• Hanang - 16 wins. He only had 6 last year with injuries and lack of run support. Last year was a fluke and I think that he can get back to winning 15 or more like he did the previous two years
  • Aroyo - 15 wins. After a slow start Bronson put it together after the all star break and managed 15 wins last year. I don't expect him to ever win more than 15, he gives up too many runs to be an ace, but I think he has a few more 15 win seasons in front of him.
  • Volquez - 15 wins. While Edison was good last year, very good. He began to get tired after the all star break and showed that he was indeed a rookie. I think that next year he might be dominant, but look for a slight decrease this year.
  • Cueto - 10 wins. I think Johhny can build on a solid year last year in which he got hurt near the end. Johnny needs to lower the pitch count and find better control, but can still eek out 10 wins I believe.
  • Owings/Thompson/Bailey/Ramirez/Maloney - 10 wins. The fifth spot is still a big question mark heading into spring training, but I have no reason to believe that a mix of these men can't come up with at least 10 wins.
  • Bullpen - 20 wins. Looking at last year the Bully had 23 wins, so I do not think it is unreasonable to expect about 20 wins from them again this year.
Looking at just the pitching, excluding possible injuries, and basing off previous bodies of work it would seem that the Reds could finish above .500. I have them sitting at 86-76. Now that record would not have got them into the playoffs, but if they played in the national league west, they would have been in first!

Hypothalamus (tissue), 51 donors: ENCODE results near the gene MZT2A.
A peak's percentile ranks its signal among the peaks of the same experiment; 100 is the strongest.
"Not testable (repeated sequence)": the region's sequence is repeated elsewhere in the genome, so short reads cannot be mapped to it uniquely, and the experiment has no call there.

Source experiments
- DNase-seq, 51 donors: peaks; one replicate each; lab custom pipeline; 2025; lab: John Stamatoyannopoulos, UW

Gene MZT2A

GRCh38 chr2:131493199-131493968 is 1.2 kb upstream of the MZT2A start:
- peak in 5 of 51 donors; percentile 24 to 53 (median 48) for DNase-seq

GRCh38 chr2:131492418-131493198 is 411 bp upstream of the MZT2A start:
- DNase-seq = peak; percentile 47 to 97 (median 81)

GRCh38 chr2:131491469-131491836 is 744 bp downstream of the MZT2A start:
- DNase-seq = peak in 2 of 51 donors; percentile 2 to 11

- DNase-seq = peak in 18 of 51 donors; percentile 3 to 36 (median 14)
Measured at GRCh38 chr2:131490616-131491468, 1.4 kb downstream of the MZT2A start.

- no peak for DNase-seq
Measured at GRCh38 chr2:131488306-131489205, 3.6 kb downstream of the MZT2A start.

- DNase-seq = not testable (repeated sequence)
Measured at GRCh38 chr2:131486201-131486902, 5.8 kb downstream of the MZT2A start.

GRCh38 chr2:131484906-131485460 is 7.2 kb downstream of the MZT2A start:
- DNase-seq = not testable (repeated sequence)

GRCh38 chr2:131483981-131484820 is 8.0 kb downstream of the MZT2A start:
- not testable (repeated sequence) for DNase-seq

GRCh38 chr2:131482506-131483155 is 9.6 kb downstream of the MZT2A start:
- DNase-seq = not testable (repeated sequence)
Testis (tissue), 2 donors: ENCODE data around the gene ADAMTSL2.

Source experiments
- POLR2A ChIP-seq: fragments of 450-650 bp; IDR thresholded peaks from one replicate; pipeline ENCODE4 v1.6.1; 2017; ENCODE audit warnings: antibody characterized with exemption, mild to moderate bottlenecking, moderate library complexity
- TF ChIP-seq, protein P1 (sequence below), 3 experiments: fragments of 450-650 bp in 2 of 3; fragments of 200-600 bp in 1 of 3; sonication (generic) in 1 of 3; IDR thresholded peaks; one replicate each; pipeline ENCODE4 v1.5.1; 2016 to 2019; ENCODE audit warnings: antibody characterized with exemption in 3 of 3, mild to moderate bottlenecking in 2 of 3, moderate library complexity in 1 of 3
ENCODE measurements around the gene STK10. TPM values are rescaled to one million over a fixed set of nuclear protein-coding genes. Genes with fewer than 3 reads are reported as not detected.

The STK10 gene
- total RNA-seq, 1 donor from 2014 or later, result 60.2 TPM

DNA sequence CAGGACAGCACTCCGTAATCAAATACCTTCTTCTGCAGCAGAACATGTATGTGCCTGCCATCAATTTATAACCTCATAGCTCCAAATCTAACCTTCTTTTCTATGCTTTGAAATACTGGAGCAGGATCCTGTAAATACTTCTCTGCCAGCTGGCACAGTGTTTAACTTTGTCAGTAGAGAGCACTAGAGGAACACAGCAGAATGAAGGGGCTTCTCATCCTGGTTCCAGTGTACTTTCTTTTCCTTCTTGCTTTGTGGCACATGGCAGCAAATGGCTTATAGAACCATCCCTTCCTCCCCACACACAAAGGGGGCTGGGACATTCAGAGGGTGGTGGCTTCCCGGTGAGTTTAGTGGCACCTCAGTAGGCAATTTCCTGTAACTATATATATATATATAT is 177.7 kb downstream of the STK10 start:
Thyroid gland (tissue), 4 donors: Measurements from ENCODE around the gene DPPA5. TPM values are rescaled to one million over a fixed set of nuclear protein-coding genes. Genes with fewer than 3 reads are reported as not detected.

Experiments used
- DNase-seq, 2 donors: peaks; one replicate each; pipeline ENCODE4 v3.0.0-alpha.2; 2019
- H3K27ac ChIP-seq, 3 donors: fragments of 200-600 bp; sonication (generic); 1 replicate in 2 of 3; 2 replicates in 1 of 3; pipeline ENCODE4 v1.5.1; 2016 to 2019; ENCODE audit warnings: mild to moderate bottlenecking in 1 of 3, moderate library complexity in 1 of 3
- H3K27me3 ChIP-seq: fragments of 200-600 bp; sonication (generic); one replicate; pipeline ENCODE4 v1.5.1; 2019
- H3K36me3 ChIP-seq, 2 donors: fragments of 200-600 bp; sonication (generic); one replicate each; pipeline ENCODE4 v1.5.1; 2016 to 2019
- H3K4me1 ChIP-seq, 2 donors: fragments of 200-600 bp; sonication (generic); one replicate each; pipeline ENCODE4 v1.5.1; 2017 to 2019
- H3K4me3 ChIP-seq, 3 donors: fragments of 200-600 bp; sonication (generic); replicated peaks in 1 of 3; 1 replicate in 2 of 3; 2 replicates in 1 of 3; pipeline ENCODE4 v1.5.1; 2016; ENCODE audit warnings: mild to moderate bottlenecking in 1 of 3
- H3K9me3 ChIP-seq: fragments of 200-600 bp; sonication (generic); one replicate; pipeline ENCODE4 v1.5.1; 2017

Normally I wouldn't read too much into something like this, especially since pitchers and catchers just reported, but Reds fans need a bone. Something to make them look forward to this year, some real hope, not the regurgitated crap form the owners that is spewed every year about being "competitive."

Tomorrow I will look at the defense and see how we look there. So, make sure you tune in; same Reds channel, same Reds time!


Cleveland Andy said...

OK, here we go. I'll bust your bubble. The Reds DO have a chance to finish above .500 -- a 20% chance. They need many things to go right for this to happen. you've outlines some of them, but those are best case scenarios. in contradiction to your view, i think the fate of this team rests on offense. the rotation is fairly solid. harrang, arroyo, and volquez can all be potential 12-16 game winners. and cueto and bailey can be great or awful, but they are mostly young and play in a ballpark that plays like the size of a softball field. Only dominant pitching can survive that.